TUNIS, Tunisia

Tunisia has experienced a wave of dismissals as 24 government and state officials were sacked as of Wednesday.

The dismissals started when Tunisian President Kais Saied’s decided on Sunday to sack the government and freeze the work of parliament.

Saied announced he would assume executive authority and freeze the work of the parliament for 30 days as well as lift immunity on parliamentarians.

Observers expect the dismissals will include the firing of governors and municipal councils in coming days.

Sacking of premier, two ministers

Following Saied’s move, he issued a presidential decree on Monday to sack Prime Minister Hichem Mechichi who was also holding the Interior Ministry portfolio.

Defense Minister Ibrahim Bartagi and Interim Justice Minister Hasna Ben Slimane were also relieved of their duties on July 25.

The decree noted that the secretaries of the state and secretaries-general will assume responsibility for the noted ministries until a new government is announced.

After his dismissal, Mechichi announced on Facebook he will hand over his post to the new prime minister who will be appointed by Saied.

Bartagi was appointed defense chief in Mechichi’s government in August 2020 under an agreement with Saied. But no comment was issued about his dismissal from Ben Slimane.

Dismissals of top government officials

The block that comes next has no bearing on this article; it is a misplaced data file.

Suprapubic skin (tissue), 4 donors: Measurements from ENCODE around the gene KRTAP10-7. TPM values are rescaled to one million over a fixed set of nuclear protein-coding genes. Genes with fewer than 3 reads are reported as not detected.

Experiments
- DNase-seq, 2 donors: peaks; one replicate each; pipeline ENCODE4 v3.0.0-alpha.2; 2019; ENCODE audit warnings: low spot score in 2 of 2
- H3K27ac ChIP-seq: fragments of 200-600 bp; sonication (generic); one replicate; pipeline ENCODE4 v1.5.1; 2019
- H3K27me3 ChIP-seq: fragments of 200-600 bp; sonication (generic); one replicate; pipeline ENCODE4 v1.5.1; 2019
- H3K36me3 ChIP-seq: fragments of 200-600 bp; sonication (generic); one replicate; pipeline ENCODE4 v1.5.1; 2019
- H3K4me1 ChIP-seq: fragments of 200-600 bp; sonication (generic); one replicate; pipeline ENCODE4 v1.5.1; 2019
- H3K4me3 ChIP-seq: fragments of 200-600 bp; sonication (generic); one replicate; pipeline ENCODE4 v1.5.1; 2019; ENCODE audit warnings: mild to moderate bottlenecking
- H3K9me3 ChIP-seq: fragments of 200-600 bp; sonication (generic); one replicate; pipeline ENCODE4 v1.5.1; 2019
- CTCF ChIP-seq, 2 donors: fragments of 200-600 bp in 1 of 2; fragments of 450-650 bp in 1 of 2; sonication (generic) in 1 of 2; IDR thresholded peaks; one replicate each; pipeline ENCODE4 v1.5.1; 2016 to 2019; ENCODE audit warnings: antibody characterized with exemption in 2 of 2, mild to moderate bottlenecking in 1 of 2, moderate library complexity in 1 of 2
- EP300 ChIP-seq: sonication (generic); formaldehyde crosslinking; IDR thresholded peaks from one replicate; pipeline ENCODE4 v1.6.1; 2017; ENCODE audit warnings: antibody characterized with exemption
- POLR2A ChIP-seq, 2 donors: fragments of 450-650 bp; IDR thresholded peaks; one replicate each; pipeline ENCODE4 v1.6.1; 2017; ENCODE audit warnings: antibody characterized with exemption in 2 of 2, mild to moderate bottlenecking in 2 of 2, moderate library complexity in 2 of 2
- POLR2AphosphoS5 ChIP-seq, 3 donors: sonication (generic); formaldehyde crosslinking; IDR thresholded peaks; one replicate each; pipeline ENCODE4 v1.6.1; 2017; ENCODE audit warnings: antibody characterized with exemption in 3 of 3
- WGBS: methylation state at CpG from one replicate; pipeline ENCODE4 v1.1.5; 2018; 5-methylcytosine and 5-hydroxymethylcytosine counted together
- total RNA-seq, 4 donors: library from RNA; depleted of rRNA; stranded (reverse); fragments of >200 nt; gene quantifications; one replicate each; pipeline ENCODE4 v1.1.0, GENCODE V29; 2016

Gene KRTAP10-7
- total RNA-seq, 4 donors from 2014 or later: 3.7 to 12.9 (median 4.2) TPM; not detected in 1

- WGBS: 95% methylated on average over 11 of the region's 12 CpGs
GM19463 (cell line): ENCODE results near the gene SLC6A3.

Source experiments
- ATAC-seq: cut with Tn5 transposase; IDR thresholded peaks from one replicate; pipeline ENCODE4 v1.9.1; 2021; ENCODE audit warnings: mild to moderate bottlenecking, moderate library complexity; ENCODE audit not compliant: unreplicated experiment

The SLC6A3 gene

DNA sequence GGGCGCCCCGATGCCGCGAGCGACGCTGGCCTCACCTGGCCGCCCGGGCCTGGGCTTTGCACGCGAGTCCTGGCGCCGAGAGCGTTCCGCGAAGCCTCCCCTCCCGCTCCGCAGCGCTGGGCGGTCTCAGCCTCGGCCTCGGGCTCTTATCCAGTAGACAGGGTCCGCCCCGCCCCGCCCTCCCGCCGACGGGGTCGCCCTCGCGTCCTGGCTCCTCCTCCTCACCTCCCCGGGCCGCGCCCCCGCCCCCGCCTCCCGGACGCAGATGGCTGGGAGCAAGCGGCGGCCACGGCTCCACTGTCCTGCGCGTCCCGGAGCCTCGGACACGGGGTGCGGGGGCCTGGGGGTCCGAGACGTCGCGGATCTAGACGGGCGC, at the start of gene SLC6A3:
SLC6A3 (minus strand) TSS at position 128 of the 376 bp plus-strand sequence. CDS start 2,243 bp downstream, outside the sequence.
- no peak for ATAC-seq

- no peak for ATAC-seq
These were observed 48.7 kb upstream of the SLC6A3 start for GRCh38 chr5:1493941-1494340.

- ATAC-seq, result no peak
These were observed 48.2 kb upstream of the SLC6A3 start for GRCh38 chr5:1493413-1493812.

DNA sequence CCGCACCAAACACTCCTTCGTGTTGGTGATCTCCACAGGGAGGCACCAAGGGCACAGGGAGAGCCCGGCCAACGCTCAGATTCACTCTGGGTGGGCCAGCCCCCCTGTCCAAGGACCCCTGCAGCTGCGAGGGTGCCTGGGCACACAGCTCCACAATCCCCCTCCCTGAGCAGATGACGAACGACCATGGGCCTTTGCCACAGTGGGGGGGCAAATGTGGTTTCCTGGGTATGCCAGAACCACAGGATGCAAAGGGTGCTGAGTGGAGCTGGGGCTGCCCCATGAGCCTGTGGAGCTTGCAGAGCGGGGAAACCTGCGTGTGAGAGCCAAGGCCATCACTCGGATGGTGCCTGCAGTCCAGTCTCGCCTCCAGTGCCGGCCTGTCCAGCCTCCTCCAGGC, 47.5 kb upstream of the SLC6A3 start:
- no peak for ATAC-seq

The Tunisian Presidency announced on Tuesday a series of dismissals against several state officials.

Among those who were dismissed are the Director of the Prime Ministry Council Moez Lidine Allah al-Muqaddam and Secretary-General of the Government Walid Dhahbi.

The decisions also included all eight senior advisors and aides to Mechichi, namely Rashad bin Ramadan, Salim Al-Tisawi, Mufdi Al-Masdi, Abdelsalam al-Abassi, Zakaria Belkhodja, Elias Ghariani, Oussama Kheriji and Lahssan Benomar.

Abdul Razzaq al-Kilani, head of the General Authority for Martyrs and Wounded People of the Revolution and Terrorist Operations was relieved as well.

Saied also sacked Taoufik Ayouni, top prosecutor of the military court.

Another nine officials in the Prime Ministry Council were sacked, including Fethi Bayar, Mohamed Ali Alrawi, Hussam Eddine bin Mahmoud, Basma Daoudi, Ibtihal Alatawi, Monji Khadraoui, Nabil Ben Hadid, Bassam El Kchaou and Rawda bin Saleh.

Saied’s action was rejected by most of Tunisia’s parliamentary blocs, including Ennahda, Heart of Tunisia, the Dignity Coalition and the People’s Movement.

Parliament Speaker Rached Ghannouchi described the moves as nothing but a “full-fledged coup” against the Tunisian Constitution, revolution and freedoms.

Tunisia is seen as the only country that succeeded in carrying out a democratic transition in Arab countries that witnessed popular revolutions which toppled ruling regimes, including in Egypt, Libya and Yemen.

*Ahmed Asmar contributed to this report from Ankara

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